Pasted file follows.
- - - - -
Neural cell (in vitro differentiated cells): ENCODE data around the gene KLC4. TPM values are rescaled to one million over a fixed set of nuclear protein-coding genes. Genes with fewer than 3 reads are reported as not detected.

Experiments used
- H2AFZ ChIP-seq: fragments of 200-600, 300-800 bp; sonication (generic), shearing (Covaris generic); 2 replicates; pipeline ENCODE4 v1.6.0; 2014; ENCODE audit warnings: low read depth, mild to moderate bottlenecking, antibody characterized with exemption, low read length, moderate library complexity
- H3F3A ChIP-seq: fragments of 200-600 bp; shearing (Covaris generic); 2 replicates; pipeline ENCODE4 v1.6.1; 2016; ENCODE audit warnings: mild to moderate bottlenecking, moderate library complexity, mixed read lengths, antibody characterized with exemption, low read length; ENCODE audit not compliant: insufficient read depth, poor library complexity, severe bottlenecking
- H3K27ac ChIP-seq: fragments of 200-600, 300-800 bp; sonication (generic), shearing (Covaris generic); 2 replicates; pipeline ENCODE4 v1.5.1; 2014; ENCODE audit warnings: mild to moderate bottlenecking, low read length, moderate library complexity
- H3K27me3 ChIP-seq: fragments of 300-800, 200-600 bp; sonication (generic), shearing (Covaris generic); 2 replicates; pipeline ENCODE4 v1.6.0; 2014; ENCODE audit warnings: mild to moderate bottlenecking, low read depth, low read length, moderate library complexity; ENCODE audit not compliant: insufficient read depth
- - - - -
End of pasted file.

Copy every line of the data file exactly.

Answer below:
Neural cell (in vitro differentiated cells): ENCODE data around the gene KLC4. TPM values are rescaled to one million over a fixed set of nuclear protein-coding genes. Genes with fewer than 3 reads are reported as not detected.

Experiments used
- H2AFZ ChIP-seq: fragments of 200-600, 300-800 bp; sonication (generic), shearing (Covaris generic); 2 replicates; pipeline ENCODE4 v1.6.0; 2014; ENCODE audit warnings: low read depth, mild to moderate bottlenecking, antibody characterized with exemption, low read length, moderate library complexity
- H3F3A ChIP-seq: fragments of 200-600 bp; shearing (Covaris generic); 2 replicates; pipeline ENCODE4 v1.6.1; 2016; ENCODE audit warnings: mild to moderate bottlenecking, moderate library complexity, mixed read lengths, antibody characterized with exemption, low read length; ENCODE audit not compliant: insufficient read depth, poor library complexity, severe bottlenecking
- H3K27ac ChIP-seq: fragments of 200-600, 300-800 bp; sonication (generic), shearing (Covaris generic); 2 replicates; pipeline ENCODE4 v1.5.1; 2014; ENCODE audit warnings: mild to moderate bottlenecking, low read length, moderate library complexity
- H3K27me3 ChIP-seq: fragments of 300-800, 200-600 bp; sonication (generic), shearing (Covaris generic); 2 replicates; pipeline ENCODE4 v1.6.0; 2014; ENCODE audit warnings: mild to moderate bottlenecking, low read depth, low read length, moderate library complexity; ENCODE audit not compliant: insufficient read depth